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|Title||Correlations between first documented cardiac rhythms and preceding telemetry in patients with code blue events.|
|Publication Type||Journal Article|
|Year of Publication||2013|
|Authors||Bhalala US, Bonafide CP, Coletti CM, Rathmanner PE, Nadkarni VM, Berg RA, Witzke AK, Kasprzak MS, Zubrow MT|
|Journal||J Hosp Med|
|Date Published||2013 Apr|
|Keywords||Adult, Aged, Aged, 80 and over, Cardiopulmonary Resuscitation, Cross-Sectional Studies, Female, Heart Arrest, Heart Rate, Humans, Male, Middle Aged, Telemetry|
BACKGROUND: Among in-hospital cardiac arrest (IHCA) patients, the first cardiac rhythm documented on resuscitation records (FDR) is often used as a surrogate for arrest etiology. Although the FDR generally represents the electrical activity at the time of cardiopulmonary resuscitation initiation, it may not be the ideal rhythm to infer the arrest etiology. We hypothesized that a rhythm present earlier-at the time of the code blue call-would frequently differ from the FDR, because the FDR might represent the later stage of a progressive cardiopulmonary process.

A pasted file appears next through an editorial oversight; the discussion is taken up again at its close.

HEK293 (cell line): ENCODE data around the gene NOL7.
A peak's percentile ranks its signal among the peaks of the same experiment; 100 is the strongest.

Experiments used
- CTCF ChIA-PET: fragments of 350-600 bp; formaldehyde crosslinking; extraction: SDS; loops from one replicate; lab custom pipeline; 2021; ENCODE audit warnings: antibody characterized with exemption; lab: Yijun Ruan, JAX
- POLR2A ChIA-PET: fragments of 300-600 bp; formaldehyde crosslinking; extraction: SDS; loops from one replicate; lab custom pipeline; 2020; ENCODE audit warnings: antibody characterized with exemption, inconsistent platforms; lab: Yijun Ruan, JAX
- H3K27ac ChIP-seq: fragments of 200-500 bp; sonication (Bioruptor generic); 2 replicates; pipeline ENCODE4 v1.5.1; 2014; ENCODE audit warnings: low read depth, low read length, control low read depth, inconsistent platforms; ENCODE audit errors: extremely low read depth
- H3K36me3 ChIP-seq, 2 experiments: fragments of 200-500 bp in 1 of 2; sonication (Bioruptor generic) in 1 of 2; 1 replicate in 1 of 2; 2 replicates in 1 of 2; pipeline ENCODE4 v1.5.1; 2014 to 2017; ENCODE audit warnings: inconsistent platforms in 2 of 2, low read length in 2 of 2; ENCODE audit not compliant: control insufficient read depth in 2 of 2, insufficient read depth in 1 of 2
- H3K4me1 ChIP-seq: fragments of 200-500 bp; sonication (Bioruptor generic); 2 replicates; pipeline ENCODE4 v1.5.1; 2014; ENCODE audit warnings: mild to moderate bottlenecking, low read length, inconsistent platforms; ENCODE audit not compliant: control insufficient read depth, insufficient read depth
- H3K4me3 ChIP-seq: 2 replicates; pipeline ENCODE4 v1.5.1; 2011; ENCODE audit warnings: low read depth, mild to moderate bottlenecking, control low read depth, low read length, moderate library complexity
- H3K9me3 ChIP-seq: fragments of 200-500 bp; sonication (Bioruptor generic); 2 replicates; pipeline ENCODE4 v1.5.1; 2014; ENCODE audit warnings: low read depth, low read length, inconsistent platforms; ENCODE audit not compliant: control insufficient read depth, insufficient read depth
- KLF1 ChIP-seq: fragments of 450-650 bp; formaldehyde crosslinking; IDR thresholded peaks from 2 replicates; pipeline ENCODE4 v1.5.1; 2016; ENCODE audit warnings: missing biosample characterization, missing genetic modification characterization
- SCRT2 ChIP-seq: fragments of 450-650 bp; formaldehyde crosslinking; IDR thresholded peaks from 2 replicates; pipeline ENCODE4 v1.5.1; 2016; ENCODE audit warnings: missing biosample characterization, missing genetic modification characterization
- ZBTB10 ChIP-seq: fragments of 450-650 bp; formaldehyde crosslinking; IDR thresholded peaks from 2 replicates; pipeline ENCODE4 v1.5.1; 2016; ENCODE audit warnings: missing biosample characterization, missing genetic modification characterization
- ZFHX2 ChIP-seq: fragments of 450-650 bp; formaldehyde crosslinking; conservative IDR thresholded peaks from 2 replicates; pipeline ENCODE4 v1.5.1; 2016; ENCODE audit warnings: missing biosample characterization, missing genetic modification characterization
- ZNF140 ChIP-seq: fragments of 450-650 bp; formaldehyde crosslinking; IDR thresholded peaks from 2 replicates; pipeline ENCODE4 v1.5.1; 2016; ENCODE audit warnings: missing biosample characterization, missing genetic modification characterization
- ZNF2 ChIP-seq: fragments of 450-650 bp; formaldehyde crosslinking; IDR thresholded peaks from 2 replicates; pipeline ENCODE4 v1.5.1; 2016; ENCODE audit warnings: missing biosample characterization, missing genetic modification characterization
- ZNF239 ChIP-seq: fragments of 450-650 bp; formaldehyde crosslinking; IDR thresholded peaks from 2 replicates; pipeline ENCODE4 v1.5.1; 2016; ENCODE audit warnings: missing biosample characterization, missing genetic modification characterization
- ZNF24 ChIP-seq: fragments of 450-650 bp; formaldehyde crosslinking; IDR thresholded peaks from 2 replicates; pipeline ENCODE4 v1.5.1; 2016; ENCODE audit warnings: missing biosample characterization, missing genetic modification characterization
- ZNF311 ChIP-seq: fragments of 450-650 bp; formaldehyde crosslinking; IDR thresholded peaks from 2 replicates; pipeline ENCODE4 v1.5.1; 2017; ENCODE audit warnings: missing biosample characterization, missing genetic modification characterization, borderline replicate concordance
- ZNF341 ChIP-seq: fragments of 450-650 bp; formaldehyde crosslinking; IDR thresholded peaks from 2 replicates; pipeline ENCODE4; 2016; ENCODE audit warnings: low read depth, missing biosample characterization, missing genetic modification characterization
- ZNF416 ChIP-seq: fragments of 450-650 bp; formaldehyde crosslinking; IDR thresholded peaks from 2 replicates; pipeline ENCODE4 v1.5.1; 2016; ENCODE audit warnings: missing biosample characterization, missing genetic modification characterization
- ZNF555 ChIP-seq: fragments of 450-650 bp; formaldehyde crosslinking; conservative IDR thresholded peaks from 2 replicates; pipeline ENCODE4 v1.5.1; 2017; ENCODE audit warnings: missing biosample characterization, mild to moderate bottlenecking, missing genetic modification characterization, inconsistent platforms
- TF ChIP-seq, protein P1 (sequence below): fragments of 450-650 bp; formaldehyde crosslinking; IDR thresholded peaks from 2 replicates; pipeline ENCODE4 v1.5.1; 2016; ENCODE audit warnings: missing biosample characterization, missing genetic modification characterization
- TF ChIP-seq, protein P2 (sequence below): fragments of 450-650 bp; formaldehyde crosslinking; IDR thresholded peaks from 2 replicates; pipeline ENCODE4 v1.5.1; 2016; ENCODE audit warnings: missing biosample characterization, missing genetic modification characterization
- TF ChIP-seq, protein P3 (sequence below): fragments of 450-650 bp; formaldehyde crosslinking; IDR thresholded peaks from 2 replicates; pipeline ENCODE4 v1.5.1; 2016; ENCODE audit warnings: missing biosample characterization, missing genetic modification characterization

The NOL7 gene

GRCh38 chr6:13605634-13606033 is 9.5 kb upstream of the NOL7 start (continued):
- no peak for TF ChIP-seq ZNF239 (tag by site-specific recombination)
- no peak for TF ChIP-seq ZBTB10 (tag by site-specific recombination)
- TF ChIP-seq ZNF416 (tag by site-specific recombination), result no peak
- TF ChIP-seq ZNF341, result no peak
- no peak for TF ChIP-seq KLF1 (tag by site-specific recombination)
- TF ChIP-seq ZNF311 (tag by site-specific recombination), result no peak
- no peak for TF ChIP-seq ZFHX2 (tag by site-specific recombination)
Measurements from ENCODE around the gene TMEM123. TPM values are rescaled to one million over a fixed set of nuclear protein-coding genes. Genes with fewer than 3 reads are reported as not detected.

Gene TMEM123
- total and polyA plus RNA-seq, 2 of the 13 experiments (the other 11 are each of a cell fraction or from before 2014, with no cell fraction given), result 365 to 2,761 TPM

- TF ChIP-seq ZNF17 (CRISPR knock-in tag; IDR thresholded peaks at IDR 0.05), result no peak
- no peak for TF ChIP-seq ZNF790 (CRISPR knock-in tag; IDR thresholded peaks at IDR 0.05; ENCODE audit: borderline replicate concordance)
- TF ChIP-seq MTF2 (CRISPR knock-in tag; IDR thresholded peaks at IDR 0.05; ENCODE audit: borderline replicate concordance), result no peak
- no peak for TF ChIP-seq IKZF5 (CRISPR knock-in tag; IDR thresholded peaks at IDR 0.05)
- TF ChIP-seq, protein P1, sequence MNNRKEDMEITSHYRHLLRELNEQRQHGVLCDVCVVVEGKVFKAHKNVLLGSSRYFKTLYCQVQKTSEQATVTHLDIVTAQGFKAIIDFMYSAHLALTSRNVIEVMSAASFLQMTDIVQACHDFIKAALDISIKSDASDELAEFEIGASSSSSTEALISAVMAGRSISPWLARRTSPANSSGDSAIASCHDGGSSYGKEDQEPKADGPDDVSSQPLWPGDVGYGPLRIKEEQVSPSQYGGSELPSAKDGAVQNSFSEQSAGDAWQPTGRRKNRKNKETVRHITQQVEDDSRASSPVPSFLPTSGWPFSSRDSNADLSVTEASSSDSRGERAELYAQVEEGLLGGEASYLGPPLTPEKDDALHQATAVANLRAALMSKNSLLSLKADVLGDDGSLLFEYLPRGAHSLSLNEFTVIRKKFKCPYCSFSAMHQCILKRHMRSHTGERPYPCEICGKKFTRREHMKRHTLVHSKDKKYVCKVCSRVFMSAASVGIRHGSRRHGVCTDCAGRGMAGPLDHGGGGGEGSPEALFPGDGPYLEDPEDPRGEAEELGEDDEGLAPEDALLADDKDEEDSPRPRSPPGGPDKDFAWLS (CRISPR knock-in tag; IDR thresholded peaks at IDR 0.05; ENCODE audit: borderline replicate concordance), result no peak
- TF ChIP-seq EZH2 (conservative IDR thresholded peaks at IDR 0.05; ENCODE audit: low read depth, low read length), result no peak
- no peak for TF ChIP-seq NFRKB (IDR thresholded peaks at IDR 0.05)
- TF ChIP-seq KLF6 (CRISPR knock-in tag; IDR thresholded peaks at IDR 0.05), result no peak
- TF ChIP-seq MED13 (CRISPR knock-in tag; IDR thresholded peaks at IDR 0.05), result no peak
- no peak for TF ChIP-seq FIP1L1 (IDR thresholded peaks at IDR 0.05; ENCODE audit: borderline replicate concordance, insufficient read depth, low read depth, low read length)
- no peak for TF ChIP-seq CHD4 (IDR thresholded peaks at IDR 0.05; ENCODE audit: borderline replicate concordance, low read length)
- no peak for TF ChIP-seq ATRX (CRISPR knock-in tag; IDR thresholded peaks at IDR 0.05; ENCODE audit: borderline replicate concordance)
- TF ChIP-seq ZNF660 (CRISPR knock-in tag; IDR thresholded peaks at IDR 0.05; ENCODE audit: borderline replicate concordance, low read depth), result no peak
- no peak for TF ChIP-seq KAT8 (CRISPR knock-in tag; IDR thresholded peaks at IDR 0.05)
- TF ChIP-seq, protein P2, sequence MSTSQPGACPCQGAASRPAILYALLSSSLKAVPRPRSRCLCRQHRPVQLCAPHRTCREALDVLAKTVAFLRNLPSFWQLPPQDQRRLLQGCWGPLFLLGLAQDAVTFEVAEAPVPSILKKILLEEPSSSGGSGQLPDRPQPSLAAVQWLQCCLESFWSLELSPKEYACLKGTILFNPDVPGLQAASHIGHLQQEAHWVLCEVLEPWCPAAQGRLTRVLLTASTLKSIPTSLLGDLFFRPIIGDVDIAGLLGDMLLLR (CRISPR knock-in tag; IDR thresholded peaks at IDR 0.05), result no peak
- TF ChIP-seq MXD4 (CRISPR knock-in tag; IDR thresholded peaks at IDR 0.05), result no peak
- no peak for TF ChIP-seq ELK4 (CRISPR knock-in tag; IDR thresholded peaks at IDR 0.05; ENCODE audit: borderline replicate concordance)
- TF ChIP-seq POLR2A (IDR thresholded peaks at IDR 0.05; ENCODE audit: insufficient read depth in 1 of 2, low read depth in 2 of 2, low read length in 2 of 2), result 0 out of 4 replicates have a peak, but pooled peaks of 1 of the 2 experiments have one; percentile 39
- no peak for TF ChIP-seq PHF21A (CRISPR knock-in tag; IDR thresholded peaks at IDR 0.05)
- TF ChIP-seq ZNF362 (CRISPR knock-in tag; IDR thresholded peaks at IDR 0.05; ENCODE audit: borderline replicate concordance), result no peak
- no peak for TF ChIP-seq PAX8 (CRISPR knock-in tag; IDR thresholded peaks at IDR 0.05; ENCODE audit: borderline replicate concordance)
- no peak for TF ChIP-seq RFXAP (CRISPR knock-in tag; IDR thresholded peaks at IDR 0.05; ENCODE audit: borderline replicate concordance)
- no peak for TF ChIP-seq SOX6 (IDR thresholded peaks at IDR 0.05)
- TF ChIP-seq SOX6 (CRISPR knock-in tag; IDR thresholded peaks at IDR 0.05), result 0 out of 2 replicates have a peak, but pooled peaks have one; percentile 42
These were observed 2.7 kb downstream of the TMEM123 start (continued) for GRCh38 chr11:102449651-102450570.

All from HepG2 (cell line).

OBJECTIVE: To evaluate agreement between FDR and telemetry rhythm at the time of code blue call.
DESIGN: Cross-sectional study.
SETTING: A 750-bed adult tertiary care hospital and a 240-bed adult inner city community hospital.
PATIENTS: Adult general ward patients monitored on the hospital's telemetry system during the 2 minutes prior to a code blue call for IHCA.
MEASUREMENTS: Agreement between FDR and telemetry rhythm.
RESULTS: Among 69 IHCAs, agreement between FDR and telemetry was 65% (kappa = 0.37). Among 17 events with FDRs of ventricular tachyarrhythmia (VTA), telemetry showed VTA in 12 (71%) and other organized rhythms in 5 (29%). Among 12 events with first documented rhythms of asystole, telemetry showed asystole in 3 (25%), VTA in 1 (8%), and other organized rhythms in 8 (67%).
CONCLUSIONS: The FDR had only fair agreement with the telemetry rhythm at the time of code blue call. The telemetry rhythm may be a useful adjunct to the FDR when investigating arrest etiology.
|Alternate Journal||J Hosp Med|